The recent wet weather has created havoc to the wildlife scene in the village. After an excellent early show of butterflies including holly blues, peacock, brimstone, small tortoishell, and red admiral, I haven’t seen any for several weeks. Many bird species have had young, but they often look bedraggled when seen around the area. There have been some good breeding successes with a family of swans at Walk Mill producing 5 cygnets, and young oystercatchers, and lapwing seen on the lake and land at Hockenhull. The emergence of many young buzzards can be seen in the skies above us, and I’ve heard of several young woodpeckers being seen in gardens, together with juvenile jays. Pied wagtails, with their delightful flicking tail movements, have also been quite numerous in and around the village. House martins are doing well at Walk Mill, but are relatively scarce in the village, and there are fewer swallows and swifts than usual.
The Legion meadow has seen more wild flowers appear this year as the area becomes established, and I’m delighted that several common spotted orchids have emerged again this year. The main flowering plants to be seen are a blue cranesbill, a member of the geranium family, yellow rattle, and red clover. The bird song from the trees surrounding the meadow has been superb, with blackbirds, song thrushes and black caps vying to be the top singer.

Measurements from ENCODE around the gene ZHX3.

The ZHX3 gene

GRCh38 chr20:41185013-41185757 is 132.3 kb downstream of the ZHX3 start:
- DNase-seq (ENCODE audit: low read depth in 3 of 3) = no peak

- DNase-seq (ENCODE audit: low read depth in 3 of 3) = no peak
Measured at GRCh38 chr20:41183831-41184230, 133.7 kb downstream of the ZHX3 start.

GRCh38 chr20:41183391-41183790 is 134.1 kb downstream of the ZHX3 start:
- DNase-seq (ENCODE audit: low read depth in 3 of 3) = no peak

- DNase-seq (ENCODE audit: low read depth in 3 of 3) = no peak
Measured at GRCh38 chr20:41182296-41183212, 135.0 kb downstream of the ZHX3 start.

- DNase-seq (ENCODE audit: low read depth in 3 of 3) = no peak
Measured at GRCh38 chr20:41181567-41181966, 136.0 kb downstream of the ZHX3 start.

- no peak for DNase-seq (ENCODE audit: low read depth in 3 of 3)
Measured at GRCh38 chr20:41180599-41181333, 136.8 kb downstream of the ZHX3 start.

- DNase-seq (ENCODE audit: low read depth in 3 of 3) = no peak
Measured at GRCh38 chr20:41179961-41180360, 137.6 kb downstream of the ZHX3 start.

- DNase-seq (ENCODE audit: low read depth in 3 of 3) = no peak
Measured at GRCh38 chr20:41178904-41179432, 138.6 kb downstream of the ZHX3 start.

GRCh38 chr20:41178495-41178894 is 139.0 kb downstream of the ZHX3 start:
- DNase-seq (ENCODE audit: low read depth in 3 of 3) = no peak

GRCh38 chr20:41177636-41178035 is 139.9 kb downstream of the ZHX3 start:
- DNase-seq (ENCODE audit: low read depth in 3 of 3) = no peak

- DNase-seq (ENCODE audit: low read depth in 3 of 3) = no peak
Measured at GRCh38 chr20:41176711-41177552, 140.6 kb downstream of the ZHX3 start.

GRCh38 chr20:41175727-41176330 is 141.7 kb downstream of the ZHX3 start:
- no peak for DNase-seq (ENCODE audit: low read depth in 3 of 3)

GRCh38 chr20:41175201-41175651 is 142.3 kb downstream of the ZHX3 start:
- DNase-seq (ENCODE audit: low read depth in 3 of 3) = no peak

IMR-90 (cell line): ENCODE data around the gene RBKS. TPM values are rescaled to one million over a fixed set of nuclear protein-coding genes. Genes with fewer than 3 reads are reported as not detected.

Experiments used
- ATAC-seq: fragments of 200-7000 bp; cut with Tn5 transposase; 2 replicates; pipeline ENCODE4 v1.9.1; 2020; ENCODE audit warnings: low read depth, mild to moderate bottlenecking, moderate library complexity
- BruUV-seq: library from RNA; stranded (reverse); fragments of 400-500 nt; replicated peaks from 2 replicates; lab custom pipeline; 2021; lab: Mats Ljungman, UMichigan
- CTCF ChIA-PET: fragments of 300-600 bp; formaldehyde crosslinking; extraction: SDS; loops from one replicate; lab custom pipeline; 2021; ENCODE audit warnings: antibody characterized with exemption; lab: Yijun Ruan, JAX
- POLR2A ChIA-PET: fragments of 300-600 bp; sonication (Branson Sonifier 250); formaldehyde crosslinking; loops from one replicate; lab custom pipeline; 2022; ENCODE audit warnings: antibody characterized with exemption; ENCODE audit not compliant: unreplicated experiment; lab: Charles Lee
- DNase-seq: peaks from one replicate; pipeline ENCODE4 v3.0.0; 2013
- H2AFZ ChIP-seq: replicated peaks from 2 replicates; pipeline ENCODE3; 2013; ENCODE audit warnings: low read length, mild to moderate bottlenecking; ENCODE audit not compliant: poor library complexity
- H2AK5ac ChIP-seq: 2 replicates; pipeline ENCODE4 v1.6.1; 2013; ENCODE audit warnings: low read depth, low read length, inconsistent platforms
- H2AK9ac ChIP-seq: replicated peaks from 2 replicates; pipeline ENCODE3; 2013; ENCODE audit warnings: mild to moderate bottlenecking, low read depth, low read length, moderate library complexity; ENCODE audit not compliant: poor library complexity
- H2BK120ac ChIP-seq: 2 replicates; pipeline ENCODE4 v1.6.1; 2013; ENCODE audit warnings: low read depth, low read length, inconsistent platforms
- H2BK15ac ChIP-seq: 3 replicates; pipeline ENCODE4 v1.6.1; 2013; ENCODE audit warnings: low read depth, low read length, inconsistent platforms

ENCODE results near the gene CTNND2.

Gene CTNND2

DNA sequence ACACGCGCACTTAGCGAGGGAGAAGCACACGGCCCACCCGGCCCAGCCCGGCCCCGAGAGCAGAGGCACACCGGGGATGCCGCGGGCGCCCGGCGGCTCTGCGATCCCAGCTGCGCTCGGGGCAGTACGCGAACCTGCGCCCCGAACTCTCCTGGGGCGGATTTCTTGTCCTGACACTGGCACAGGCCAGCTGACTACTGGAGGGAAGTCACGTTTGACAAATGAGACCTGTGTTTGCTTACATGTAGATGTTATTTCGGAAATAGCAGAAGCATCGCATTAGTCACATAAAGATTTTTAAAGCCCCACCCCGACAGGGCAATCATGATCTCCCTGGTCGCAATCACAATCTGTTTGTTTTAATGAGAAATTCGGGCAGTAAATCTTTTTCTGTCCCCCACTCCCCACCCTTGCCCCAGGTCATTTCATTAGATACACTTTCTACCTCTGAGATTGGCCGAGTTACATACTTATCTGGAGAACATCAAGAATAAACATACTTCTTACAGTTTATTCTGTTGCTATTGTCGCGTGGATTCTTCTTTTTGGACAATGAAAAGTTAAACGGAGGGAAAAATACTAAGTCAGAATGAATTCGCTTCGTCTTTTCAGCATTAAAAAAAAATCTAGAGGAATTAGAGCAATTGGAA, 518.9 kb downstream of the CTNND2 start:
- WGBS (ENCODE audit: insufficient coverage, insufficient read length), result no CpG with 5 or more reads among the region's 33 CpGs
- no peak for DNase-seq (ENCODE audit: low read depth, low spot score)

Damsel and dragonflies are now very active, and a new species for me has emerged at Walk Mill pond, a red eyed blue damselfly. Hundreds of common blue and blue tailed damselflies are flying at present, many mating on the wing, and seen laying eggs in the reeds at the pond margins. A 4 spotted chaser, broad bodied chaser and a southern hawker were the first of the dragon flies to be seen, whilst the most attractive banded agrion damselflies are flying over the river Gowy, often landing on the flowering water crowfoot which is the most common reed to flower there. The otters on our stretch of the Gowy have clearly got young, and regular spraints are to be found under the middle bridge, although rather worryingly again this year there are few signs of water vole to be seen.
The one significant fact about our meadows at Hockenhull this year is that the vegetation is getting taller and thicker each year. Some people say there is no such thing as “global warming” but I have seen emergent vegetation getting taller and taller each year. 30 years ago I could take children and adults from the village to see orchids on the wet meadow and the grasses were then knee high. Now the same area has vegetation that is growing well over my head height, and I cannot get into the area to check on flowers without extreme difficulty.
Common Spotted Orchids
Commen Spotted Orchid
Ox Eye Daisy
Red Eyed Damselfly at Walk Mill
Yellow Flag Iris at Walk Mill
Star bird of the month - Wheatear
Four-spotted Chaser at Walk Mill
Walk Mill Cygnets
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